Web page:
In the late nineteenth century, as the study of history shifted from the domain of letters into the social sciences, novelists in the North and the West generally turned away from writing history. Many southern novelists and poets, however, continued to undertake historical writing as an extension of their art form. What made southern literary figures differ from their northern and western counterparts? In A Disturbing and Alien Memory, Douglas L. Mitchell addresses this intriguing question by tracing a line of southern writers from the early nineteenth century to the mid-twentieth, finding that an obsessive need to defend the South and the oft-noted "rage to explain" drove some creative writers to continue to make forays into history and biography in an effort to enter a more public sphere where they could more decisively influence interpretations of the past.
In the Romantic history of the nineteenth century, Mitchell explains, men of letters saw themselves as keepers of memory whose renderings of the past could help shape the future of the nation. He explores the historical writing of William Gilmore Simms to trace the failure of Romantic nationalism in the growing split between North and South, then turns to Thomas Nelson Page's effort to resurrect the South as a "spiritual nation" with a redeemed history after the Civil War. Mitchell juxtaposes their work with that of William Wells Brown, the pioneering African American historian and novelist who used the authority of history to write blacks into the American story.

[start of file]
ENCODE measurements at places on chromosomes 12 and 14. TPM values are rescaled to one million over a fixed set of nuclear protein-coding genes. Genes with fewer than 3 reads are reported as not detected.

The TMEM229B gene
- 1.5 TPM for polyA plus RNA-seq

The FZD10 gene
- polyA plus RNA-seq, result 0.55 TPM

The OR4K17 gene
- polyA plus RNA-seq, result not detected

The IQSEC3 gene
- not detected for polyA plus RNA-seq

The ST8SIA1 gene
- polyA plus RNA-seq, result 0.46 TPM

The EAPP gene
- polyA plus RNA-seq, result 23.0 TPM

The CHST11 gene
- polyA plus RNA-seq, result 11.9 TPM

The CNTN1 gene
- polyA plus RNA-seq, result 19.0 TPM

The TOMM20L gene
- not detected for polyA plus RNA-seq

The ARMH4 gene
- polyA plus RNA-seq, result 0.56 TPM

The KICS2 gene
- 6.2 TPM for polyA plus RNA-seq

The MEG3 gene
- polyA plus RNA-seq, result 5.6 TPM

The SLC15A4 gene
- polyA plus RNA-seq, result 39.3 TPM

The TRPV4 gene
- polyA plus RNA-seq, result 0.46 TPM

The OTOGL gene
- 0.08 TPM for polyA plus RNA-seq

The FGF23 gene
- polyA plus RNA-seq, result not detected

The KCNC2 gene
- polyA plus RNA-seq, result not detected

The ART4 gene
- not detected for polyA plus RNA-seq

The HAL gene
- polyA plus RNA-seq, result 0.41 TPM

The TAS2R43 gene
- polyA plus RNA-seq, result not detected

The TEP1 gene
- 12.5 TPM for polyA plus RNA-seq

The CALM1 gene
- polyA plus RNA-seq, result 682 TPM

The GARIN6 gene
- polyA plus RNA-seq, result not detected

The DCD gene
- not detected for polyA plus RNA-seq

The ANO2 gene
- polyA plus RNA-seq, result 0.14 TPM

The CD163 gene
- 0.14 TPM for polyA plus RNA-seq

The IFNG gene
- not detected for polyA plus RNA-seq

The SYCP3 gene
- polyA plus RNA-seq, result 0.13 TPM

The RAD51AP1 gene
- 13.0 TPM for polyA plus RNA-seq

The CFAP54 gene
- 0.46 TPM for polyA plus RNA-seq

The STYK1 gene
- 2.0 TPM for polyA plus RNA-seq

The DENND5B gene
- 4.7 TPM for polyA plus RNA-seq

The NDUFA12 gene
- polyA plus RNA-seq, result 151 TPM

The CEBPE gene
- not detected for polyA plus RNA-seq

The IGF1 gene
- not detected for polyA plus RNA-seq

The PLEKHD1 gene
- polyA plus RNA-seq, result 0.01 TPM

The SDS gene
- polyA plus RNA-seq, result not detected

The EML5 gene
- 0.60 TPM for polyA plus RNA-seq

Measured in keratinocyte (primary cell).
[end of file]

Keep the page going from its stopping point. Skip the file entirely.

Moving into the twentieth century, Mitchell analyzes the historical component of the Southern Agrarian project, focusing on the tension between modernist aesthetics and polemical aims in Allen Tate's Civil War biographies. He then traces a path toward a viable historical vision, Robert Penn Warren's recovery of a tragic understanding, and the creation of a compelling historical art in the work of Shelby Foote. Throughout, Mitchell examines the peculiar dilemma of southern writers, the changing nature of history and its relation to the realm of letters, and the question of public authority, shedding light on several neglected texts in the process--including Simms's The Sack and Destruction of Columbia, S.C., Brown's The Negro in the American Rebellion, Tate's Jefferson Davis, and Warren's John Brown.
Offering a new perspective on a perennial debate in southern letters, A Disturbing and Alien Memory provides a critical framework for a neglected genre in the southern literary canon.
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